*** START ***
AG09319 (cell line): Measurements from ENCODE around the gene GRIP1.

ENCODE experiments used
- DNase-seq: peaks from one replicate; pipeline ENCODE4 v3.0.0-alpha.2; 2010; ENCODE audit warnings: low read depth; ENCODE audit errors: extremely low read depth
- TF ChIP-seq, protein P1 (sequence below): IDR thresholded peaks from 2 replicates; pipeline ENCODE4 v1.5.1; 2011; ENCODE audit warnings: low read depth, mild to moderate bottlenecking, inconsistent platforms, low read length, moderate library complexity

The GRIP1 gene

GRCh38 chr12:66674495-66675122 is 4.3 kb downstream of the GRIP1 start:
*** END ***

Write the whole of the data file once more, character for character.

AG09319 (cell line): Measurements from ENCODE around the gene GRIP1.

ENCODE experiments used
- DNase-seq: peaks from one replicate; pipeline ENCODE4 v3.0.0-alpha.2; 2010; ENCODE audit warnings: low read depth; ENCODE audit errors: extremely low read depth
- TF ChIP-seq, protein P1 (sequence below): IDR thresholded peaks from 2 replicates; pipeline ENCODE4 v1.5.1; 2011; ENCODE audit warnings: low read depth, mild to moderate bottlenecking, inconsistent platforms, low read length, moderate library complexity

The GRIP1 gene

GRCh38 chr12:66674495-66675122 is 4.3 kb downstream of the GRIP1 start: